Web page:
Diamonds are Forever

WFTB Score: 7/20

The plot: James Bond appears to dispatch his nemesis Blofeld, freeing him for his next mission: a voyage to Amsterdam to discover who is stockpiling diamonds, and why. The trail leads Bond to team up with the lovely but ambiguous Tiffany Case and to travel with her to Las Vegas, where reclusive industrialist and casino owner Willard Whyte is the prime suspect; the trip, however – much like the desert scorpions – has a nasty sting in its tail.

I’m no expert on Bond, but reading up on the films can prove just as entertaining as watching them, especially when their genesis is as convoluted as that of Diamonds are Forever, a film for which Sean Connery earned millions after George Lazenby (star of previous adventure On Her Majesty’s Secret Service) had taken advice not to continue in the role. Of course, off-screen intrigue can easily become more interesting than the film itself, and such is the case here.

Connery is back as Bond for the 6th time, then, and this time he seems to have things all sewn up before the credits, as he tracks Ernst Blofeld (Charles Gray) down to his hideaway and, in presumed revenge for the murder of Bond’s wife in OHMSS, sends him to a gloopy death among instruments prepared for plastic surgery. Back in London, ‘M’ (Bernard Lee) assigns 007 a new and seemingly unrelated task, to find out what is happening to the world diamond trade; because (as we see from scenes featuring sinister henchmen Mr Wint and Mr Kidd (Bruce Glover and Putter Smith)) diamonds are going missing and nobody has any idea why. Bond heads for Amsterdam in the guise of dodgy dealer Peter Franks, and makes contact (you know exactly what I mean by that) with glamorous American Tiffany Case (Jill St. John); the real Franks (Joe Robinson) turns up and briefly troubles Bond, but his corpse comes in useful when it is used to transport a whopping 50,000 carats of diamonds into Las Vegas. The diamonds are to be given to Willard Whyte, a magnate with fingers in many pies who lives in strict isolation at the top of his casino; but mere inaccessibility isn’t going to stop Bond, and his curiosity is rewarded by – spoilers! – the sight of not one but two Blofelds, one of whom has the real Whyte (Jimmy Dean) under lock and key. Blofeld also treats Bond to an explanation of his diamond hoarding: he has just launched a satellite whose diamond-powered lasers can destroy anything, starting with the world’s nuclear weapons – and the highest bidding country gets to keep theirs.

Although ‘Blofeld’s’ death is an obvious red herring, the sloppy, frantic pacing of the pre-credits sequence is symptomatic of the whole of Diamonds are Forever, which early on forsakes narrative coherence for glitter and gaudiness, sacrificing explanation for exploitation at every opportunity. For example, most of Bond’s best-laid plans are ruined by the empty-headed Tiffany Case; we don’t get much of an idea who Willard Whyte is, either, because Bond spends five minutes wrestling with his sexy bodyguards Bambi and Thumper (!). No doubt the feeling is intensified by the early seventies sensibility of the piece and the tasteless setting (I will never again doubt the accuracy of Fear and Loathing in Las Vegas), but this Bond wants to dazzle sufficiently that you become blind to its many flaws. And while there are classic Bond moments – a moon buggy chase with some cool trikes, a car chase down the Strip, a repeating motif of 007 being buried alive – they are too thinly spaced out between nonsense, with the (tardy) unveiling of the “laser” and the oil rig climax at Baja non-events spoiled by some very mediocre effects. Furthermore, although you would never tag Bond as realistic – Q (Desmond Llewelyn) and his gadgets make their usual appearance – one or two moments of Diamonds are Forever tip over into camp: Blofeld in drag, for instance, is not something we ever needed to see. Accordingly, there is never the slightest sense that the world is being threatened, or that Bond’s destruction of the oil rig, using Blofeld’s submarine as the wrecking ball, is doing much to avert disaster.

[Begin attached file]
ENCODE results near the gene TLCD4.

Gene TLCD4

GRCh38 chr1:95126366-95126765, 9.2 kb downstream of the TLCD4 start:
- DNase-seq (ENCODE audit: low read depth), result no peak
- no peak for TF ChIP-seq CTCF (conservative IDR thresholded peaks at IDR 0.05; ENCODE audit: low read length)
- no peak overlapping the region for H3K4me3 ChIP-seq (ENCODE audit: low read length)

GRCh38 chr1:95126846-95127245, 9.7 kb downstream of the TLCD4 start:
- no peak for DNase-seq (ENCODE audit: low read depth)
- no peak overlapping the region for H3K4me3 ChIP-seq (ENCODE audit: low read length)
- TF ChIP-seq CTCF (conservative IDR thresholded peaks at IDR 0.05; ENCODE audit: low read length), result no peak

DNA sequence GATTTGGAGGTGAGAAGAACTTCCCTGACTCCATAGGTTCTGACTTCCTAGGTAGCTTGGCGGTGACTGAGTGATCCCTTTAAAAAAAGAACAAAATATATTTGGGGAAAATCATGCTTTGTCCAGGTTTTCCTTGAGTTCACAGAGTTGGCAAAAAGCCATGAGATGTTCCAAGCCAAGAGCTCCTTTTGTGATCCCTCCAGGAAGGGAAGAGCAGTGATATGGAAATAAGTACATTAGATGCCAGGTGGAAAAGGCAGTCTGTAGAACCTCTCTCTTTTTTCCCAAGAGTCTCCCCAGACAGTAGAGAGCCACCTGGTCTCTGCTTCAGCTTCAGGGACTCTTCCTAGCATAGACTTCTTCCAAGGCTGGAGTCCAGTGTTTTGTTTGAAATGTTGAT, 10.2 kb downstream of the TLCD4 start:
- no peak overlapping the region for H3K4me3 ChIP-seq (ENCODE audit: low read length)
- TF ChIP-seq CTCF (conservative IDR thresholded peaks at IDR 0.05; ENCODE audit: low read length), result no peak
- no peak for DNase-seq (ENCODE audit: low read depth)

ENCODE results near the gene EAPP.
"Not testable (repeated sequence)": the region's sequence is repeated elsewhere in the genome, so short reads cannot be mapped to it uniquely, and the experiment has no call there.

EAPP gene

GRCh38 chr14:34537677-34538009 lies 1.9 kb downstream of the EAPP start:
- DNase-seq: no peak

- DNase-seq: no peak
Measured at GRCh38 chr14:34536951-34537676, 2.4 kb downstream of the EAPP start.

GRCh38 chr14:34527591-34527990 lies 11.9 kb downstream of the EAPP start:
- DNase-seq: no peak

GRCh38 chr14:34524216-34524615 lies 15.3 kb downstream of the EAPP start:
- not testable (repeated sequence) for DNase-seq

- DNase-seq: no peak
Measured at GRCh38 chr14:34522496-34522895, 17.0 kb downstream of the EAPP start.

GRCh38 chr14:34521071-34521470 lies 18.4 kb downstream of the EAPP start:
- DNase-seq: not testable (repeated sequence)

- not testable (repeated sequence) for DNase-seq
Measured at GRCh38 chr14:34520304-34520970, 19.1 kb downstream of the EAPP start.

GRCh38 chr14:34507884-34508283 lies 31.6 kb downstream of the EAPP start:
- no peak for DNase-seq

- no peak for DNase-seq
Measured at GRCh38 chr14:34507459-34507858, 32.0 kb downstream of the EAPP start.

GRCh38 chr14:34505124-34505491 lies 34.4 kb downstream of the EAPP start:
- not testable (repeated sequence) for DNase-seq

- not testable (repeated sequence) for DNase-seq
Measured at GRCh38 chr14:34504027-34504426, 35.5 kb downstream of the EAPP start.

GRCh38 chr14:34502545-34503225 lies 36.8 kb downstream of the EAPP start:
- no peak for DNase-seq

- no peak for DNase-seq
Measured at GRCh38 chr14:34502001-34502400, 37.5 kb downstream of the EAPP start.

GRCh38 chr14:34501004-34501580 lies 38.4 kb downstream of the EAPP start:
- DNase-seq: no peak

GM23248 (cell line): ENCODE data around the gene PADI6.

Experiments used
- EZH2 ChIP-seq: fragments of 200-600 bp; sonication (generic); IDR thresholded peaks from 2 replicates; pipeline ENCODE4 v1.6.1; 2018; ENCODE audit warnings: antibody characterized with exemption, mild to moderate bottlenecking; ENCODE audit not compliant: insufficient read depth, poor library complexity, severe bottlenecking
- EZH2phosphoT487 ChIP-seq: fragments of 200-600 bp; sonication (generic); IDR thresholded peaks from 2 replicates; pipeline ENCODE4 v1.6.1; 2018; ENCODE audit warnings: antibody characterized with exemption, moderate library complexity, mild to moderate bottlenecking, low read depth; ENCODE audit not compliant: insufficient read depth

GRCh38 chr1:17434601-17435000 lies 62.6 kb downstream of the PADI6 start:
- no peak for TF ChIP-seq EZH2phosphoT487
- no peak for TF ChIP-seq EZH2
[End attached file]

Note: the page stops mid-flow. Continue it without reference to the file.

All might have been redeemed by decent performances, but Connery is on little more than cruise control and St. John is totally unconvincing as a diamond-smuggling mastermind. Tiffany Case starts off as a promising character but eventually becomes one more starry-eyed devotee of the secret agent, and an irritating one at that (see how she delivers the line ‘Eee!’ when Wint and Kidd turn up to attack her, late on); however, she is as nothing compared to the vacuous turn of buxom Lana Wood as Plenty O’Toole, a role so annoying (and which Wood performs so badly) that it’s a blessed relief that her role is reduced in the final film to three scenes, two in a swimming pool and the second of those dead. Gray, transvestism apart, has fun as the Blofelds and Glover and Smith make for creepy henchmen, but nobody else really makes much of an impression on the film.

I read that Diamonds are Forever was designed to transplant Ian Fleming’s quintessentially British hero in the affections of American audiences, and to that end it may have succeeded. However, the film lacks the intelligence that made most of Connery’s early forays in the role so enjoyable, and no amount of silly fun or girls in bikinis will – for the length of a feature film, at any rate – be sufficient compensation for that.


One thought on “Diamonds are Forever

  1. Pingback: All the Bonds – from best to worst. | wordsfromthebox

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